The speedy Brodie, who can jump into the rush and has undeniable offensive ability, is still just 29 years old and his underlying numbers are solid. He could provide the Jets’ defensive prospects in the pipeline with some veteran leadership for less than Byfuglien cost.
One of the youngest players on the list, the 26-year-old Edmundson would be returning to his home province if he joined the Jets.
The 2011 second-rounder and Brandon, Manitoba product spent four seasons with the Blues and won the Stanley Cup last season. He was traded to the Carolina Hurricanes in September and has put up six goals and 13 assists this season while skating an average of 18:14.
The Flames, like the Jets, have some things to sort out on defence this offseason, as they have four UFA d-men to deal with. One of them is Erik Gustafsson, who they acquired from the Chicago Blackhawks at the trade deadline.
Whether the 27-year-old is just a rental or someone the Flames will look to keep for seasons to come will be more clear after seeing how he impacts the Flames’ battle for a Western Conference wild card spot.
Gustafsson is a deft-puck mover and can produce points from the back end, but isn’t the strongest in the defensive zone, so the Jets should proceed with caution here.
Krug is going to cash in big this offseason, but who’s going to be dishing out big bucks is far from a foregone conclusion.
The Boston Bruins freed up some cap space at the deadline to make room to sign the 28-year-old — who has spent his entire eight-year career in Beantown — to a contract extension, but still may not be able to afford him as pundits predict he could command $8-million plus.
The small but offensively-adept left-hander has recorded 66 goals and 333 points in 520 career games and always seems to be in just the right position. He’ll be in huge demand despite his high price tag and would drastically improve any team, Jets included.
Scandella’s bounced around a bit lately and is on his third team of the season after the Montreal Canadiens traded him to the Blues on Feb. 18.
The veteran of more than 575 regular-season games and 39 postseason contests has had an excellent season despite his shifting scenery. If he does test the open market, it looks like the returning to Montreal would be his first choice.
“It was an absolute honour and privilege to play for my childhood team,” Scandella said recently. “It was only 20 games, it was short-lived, but being able to play in front of my friends and family — my mom being at every home game — it was just special. I can’t express how much I enjoyed it.” (from ‘Canadiens Notebook: Marco Scandella could return to the Habs,’ Montreal Gazette, 02/19/2020.)
The Most Compelling Candidates
DeMelo, of course, already plays for the Jets, as the team acquired him from the Ottawa Senators for the very reasonable price of a third-round pick on Feb. 19.
Related: DeMelo Deal a Deft One for Jets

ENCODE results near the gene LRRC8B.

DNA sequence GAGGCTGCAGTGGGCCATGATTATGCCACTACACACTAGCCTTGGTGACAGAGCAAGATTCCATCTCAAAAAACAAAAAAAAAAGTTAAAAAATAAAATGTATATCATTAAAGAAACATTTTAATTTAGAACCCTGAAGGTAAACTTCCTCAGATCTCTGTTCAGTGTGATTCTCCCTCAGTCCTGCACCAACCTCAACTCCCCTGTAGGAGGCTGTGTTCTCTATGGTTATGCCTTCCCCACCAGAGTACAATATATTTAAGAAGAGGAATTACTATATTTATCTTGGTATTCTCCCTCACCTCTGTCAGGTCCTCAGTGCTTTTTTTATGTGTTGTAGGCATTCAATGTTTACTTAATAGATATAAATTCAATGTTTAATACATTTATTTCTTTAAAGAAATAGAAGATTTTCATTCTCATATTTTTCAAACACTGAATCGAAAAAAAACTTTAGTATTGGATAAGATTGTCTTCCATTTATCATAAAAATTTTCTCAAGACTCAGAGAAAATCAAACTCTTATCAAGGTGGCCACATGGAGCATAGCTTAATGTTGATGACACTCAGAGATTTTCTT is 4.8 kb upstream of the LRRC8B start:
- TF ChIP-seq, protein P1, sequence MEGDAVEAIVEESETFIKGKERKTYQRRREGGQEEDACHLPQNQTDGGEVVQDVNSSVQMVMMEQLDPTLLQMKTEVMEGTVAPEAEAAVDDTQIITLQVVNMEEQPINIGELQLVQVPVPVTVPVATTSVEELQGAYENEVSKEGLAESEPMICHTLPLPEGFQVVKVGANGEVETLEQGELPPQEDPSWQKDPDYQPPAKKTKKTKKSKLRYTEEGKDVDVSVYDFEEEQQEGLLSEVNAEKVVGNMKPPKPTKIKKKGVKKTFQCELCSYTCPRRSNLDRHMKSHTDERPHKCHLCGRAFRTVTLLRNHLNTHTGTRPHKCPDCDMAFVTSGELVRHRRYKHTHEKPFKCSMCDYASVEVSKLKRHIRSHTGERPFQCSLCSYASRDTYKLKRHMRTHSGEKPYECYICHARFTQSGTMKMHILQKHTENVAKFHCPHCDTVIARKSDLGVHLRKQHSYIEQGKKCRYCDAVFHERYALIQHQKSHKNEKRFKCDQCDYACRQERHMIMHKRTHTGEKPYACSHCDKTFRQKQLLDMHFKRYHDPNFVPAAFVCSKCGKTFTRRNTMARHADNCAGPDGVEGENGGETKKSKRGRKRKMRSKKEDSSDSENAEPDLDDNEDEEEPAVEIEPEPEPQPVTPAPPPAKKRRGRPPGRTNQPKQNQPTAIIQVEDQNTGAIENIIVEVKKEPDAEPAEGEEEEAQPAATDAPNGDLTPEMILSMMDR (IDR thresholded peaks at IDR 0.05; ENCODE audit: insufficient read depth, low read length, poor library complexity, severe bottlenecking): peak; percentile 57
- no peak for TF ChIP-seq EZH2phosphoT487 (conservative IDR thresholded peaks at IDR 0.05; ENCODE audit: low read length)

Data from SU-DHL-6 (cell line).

The DeMelo addition was meant to give the Jets an immediate boost in the Western Conference wild card chase, and the cerebral, intelligent defenseman has shown very well in his first half-dozen games with his new club.
Although there’s no guarantee he’ll return, DeMelo said he’s open to re-upping if the fit is right. If he enjoys his time with the Jets down the stretch and sees a 2020-21 top-four role open for the taking, there’s no reason to believe he wouldn’t be fairly straightforward to re-sign.
Dillion, like Brodie, is another veteran who could provide a stable presence on the Jets’ back-end that doesn’t have much in the way of experience.
After spending four seasons with the Dallas Stars, he spent six with the Sharks, logging 13 goals and 75 assists for 88 points while skating an average of 17:40 and dishing out 1030 hits.
The 6-foot-4, 225-pound behemoth would add some size and toughness to a Jets’ d-corp that’s pretty slight in stature: if they want a Byfuglien facsimile, Dillion’s it.
The 29-year-old was traded to the Washington Capitals at last week’s trade deadline. Whether he’s just a rental for their Cup run or someone they’re interested in retaining long-term isn’t yet clear.
Could 2020-21 be the season Travis Hamonic finally comes home?
There have been rumours since 2015 — especially after the hard-working, multi-faceted St. Malo, Manitoba product requested a trade from the New York Islanders — that one of his preferred destinations is Winnipeg.
He ended up going to the Flames instead, but three seasons later, the relationship seems to be reaching its’ conclusion: he has refused to undertake any contract talks throughout the 2019-20 season.
Hamonic’s current contract carries an average annual value of $3.86 million. If the Jets could get him for anywhere close to that, it’d be a huge boost to the teams’ back-end at a reasonable price.
The 15 outlined above are really just the tip of the iceberg. Other UFAs include Cody Ceci, Nathan Beaulieu (a current Jet), Michael Del Zotto, Tim Heed, Ben Hutton, Mark Pysyk, and Luke Schenn.
If the Jets’ defensive personnel isn’t vastly improved next season, there will be no one to blame but Cheveldayoff.
Do you agree with the list? Which defensemen would you like to see on the Jets next season? Comment below.
Declan Schroeder is a 26-year-old communications specialist and freelance journalist in Winnipeg, Manitoba. He holds a diploma in Creative Communications with a major in journalism from Red River College and a bachelors in Rhetoric and Communications from the University of Winnipeg.
Deeply rooted in the city’s hockey culture, the original Jets skipped town when he was two and the 2.0 version came onto the scene when he was 17.